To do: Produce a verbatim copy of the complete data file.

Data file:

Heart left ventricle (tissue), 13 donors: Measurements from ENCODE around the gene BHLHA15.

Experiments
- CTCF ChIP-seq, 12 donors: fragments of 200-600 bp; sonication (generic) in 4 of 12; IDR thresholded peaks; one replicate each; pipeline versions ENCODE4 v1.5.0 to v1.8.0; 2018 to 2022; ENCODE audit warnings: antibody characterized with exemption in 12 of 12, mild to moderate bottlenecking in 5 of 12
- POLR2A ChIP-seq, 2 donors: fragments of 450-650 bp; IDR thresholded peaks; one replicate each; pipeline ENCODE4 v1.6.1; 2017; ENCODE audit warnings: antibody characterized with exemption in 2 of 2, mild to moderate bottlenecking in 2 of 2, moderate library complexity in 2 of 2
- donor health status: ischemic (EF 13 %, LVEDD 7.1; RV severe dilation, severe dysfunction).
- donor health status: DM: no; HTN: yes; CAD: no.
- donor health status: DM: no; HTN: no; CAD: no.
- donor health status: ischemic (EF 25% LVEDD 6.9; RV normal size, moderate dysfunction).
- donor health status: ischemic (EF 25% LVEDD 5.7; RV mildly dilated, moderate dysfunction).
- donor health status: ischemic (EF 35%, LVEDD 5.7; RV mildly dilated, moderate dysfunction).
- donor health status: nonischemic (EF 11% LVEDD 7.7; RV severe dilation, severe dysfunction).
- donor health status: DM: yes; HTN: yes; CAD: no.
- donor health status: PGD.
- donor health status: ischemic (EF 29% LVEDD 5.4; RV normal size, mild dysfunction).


Heart left ventricle (tissue), 13 donors: Measurements from ENCODE around the gene BHLHA15.

Experiments
- CTCF ChIP-seq, 12 donors: fragments of 200-600 bp; sonication (generic) in 4 of 12; IDR thresholded peaks; one replicate each; pipeline versions ENCODE4 v1.5.0 to v1.8.0; 2018 to 2022; ENCODE audit warnings: antibody characterized with exemption in 12 of 12, mild to moderate bottlenecking in 5 of 12
- POLR2A ChIP-seq, 2 donors: fragments of 450-650 bp; IDR thresholded peaks; one replicate each; pipeline ENCODE4 v1.6.1; 2017; ENCODE audit warnings: antibody characterized with exemption in 2 of 2, mild to moderate bottlenecking in 2 of 2, moderate library complexity in 2 of 2
- donor health status: ischemic (EF 13 %, LVEDD 7.1; RV severe dilation, severe dysfunction).
- donor health status: DM: no; HTN: yes; CAD: no.
- donor health status: DM: no; HTN: no; CAD: no.
- donor health status: ischemic (EF 25% LVEDD 6.9; RV normal size, moderate dysfunction).
- donor health status: ischemic (EF 25% LVEDD 5.7; RV mildly dilated, moderate dysfunction).
- donor health status: ischemic (EF 35%, LVEDD 5.7; RV mildly dilated, moderate dysfunction).
- donor health status: nonischemic (EF 11% LVEDD 7.7; RV severe dilation, severe dysfunction).
- donor health status: DM: yes; HTN: yes; CAD: no.
- donor health status: PGD.
- donor health status: ischemic (EF 29% LVEDD 5.4; RV normal size, mild dysfunction).